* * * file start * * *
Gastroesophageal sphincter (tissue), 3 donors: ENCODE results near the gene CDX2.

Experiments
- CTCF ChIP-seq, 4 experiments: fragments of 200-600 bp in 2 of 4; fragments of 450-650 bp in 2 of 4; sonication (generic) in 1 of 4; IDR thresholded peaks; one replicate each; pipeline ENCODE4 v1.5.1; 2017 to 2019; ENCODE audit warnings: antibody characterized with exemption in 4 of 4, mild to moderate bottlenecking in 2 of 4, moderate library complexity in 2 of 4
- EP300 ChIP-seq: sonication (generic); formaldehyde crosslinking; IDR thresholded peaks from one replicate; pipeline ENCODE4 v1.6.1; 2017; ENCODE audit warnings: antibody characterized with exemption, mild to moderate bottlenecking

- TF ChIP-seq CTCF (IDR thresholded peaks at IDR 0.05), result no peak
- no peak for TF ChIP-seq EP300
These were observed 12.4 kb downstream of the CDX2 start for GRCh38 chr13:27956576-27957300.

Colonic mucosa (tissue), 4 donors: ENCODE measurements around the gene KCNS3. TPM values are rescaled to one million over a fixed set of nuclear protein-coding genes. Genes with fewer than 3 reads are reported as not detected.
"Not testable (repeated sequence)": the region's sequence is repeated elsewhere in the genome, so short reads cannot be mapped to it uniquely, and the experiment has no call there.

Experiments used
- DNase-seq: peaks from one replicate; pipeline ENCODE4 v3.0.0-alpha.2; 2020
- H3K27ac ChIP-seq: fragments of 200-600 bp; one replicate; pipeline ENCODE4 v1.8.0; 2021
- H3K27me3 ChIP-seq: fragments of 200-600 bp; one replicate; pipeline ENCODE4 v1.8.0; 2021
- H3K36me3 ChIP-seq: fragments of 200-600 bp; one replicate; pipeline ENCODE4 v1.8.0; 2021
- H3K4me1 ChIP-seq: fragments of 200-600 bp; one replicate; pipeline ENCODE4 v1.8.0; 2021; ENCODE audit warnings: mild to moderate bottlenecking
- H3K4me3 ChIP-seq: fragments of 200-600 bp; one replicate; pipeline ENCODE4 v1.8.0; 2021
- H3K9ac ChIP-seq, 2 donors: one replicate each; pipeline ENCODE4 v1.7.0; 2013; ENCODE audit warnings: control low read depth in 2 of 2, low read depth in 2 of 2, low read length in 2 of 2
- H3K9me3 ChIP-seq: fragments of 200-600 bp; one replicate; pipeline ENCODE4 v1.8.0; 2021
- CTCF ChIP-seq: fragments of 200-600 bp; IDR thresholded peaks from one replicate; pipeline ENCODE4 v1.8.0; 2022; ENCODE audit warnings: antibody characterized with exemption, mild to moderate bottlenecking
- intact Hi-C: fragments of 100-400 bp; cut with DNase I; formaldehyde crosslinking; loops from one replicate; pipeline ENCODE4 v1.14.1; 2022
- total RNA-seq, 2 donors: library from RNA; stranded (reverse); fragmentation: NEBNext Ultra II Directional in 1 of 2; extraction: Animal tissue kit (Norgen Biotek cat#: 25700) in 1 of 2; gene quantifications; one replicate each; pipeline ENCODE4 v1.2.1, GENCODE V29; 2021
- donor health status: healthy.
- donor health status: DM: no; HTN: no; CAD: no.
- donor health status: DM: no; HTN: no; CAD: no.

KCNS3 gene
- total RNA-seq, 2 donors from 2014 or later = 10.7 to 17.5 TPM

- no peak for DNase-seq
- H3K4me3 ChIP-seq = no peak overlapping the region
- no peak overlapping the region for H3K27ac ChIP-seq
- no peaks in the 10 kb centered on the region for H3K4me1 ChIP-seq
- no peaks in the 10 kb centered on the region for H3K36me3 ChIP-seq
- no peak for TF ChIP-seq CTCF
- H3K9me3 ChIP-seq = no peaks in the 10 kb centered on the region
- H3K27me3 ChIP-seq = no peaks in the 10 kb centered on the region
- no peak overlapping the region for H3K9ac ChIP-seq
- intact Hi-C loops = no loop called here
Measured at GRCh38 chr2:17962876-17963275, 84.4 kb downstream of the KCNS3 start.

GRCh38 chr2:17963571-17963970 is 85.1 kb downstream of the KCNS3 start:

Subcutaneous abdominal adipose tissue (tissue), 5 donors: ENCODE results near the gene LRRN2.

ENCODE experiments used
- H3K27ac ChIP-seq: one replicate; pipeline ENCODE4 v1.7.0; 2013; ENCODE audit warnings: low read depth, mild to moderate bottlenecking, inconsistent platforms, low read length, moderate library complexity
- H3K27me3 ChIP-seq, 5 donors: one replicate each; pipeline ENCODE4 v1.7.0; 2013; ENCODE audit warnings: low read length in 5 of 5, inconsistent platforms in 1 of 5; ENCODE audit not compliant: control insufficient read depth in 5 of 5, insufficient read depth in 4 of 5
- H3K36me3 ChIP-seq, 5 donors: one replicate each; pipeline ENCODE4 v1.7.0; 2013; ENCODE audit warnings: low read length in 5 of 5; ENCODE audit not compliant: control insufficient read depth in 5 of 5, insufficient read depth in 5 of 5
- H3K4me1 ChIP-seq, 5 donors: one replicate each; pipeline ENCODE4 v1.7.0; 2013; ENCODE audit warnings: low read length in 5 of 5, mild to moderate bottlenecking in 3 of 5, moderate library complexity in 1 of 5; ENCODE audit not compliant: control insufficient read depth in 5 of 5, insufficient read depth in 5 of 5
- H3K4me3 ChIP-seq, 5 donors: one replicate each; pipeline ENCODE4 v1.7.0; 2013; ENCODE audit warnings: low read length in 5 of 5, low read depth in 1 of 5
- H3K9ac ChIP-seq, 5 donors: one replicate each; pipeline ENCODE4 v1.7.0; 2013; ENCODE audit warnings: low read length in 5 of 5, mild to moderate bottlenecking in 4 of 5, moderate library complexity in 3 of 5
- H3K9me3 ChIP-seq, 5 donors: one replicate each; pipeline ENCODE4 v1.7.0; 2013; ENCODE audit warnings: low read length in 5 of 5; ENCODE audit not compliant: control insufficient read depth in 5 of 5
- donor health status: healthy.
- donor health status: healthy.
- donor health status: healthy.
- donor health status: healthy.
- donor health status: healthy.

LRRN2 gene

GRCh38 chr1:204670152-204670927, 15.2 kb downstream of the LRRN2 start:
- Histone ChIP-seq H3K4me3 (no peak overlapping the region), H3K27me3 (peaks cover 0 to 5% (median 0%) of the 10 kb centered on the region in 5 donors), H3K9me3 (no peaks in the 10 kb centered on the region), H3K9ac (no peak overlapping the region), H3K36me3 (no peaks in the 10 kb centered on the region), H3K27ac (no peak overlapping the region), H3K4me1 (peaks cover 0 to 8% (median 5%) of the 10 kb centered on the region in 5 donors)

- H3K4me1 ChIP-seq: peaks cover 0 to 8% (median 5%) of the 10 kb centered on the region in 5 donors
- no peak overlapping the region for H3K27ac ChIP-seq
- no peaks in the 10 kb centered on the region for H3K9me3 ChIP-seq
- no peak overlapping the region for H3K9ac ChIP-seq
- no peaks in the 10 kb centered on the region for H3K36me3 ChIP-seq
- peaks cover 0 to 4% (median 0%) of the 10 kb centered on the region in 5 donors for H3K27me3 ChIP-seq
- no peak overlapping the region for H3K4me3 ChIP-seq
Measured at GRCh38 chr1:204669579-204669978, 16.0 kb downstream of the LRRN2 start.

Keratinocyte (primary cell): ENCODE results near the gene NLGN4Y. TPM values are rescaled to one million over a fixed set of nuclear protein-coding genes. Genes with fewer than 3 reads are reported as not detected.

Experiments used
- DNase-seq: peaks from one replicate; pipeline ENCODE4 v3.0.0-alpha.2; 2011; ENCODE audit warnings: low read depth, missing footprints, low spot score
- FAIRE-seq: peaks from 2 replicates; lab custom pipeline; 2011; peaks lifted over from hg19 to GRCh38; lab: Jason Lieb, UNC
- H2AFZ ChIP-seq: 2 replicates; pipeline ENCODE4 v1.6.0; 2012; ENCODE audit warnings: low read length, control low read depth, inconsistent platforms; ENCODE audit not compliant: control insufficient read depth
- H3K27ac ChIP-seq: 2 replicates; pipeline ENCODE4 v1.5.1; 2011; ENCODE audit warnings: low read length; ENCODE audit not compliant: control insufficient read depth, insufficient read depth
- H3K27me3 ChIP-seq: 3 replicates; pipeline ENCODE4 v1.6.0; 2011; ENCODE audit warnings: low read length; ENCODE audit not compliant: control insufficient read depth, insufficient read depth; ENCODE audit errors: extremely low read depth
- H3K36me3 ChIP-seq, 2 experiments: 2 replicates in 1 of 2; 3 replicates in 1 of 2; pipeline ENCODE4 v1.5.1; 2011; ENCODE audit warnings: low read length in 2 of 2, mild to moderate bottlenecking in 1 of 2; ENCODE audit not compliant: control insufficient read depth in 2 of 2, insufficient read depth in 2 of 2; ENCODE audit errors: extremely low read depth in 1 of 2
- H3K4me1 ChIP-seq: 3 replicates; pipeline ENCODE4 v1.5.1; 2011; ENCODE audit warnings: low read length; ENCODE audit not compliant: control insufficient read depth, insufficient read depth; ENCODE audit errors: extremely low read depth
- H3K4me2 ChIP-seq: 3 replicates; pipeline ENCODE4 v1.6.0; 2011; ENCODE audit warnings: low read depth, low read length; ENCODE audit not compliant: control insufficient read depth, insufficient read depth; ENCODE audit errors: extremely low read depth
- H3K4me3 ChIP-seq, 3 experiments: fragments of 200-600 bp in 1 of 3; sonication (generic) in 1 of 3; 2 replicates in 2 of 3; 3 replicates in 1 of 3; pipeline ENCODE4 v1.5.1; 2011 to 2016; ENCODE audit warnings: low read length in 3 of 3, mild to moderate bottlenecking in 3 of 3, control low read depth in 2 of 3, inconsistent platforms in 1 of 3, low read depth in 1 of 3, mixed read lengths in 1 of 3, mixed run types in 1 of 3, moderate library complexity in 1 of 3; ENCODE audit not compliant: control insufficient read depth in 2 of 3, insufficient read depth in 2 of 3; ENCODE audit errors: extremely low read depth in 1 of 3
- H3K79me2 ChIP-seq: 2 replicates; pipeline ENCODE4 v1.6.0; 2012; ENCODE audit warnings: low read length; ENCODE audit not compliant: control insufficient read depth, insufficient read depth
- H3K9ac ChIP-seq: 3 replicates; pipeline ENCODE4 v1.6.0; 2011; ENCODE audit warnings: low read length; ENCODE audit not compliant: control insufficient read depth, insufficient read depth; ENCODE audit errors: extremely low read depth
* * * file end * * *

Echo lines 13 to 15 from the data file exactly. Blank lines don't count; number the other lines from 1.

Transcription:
- H3K27me3 ChIP-seq: fragments of 200-600 bp; one replicate; pipeline ENCODE4 v1.8.0; 2021
- H3K36me3 ChIP-seq: fragments of 200-600 bp; one replicate; pipeline ENCODE4 v1.8.0; 2021
- H3K4me1 ChIP-seq: fragments of 200-600 bp; one replicate; pipeline ENCODE4 v1.8.0; 2021; ENCODE audit warnings: mild to moderate bottlenecking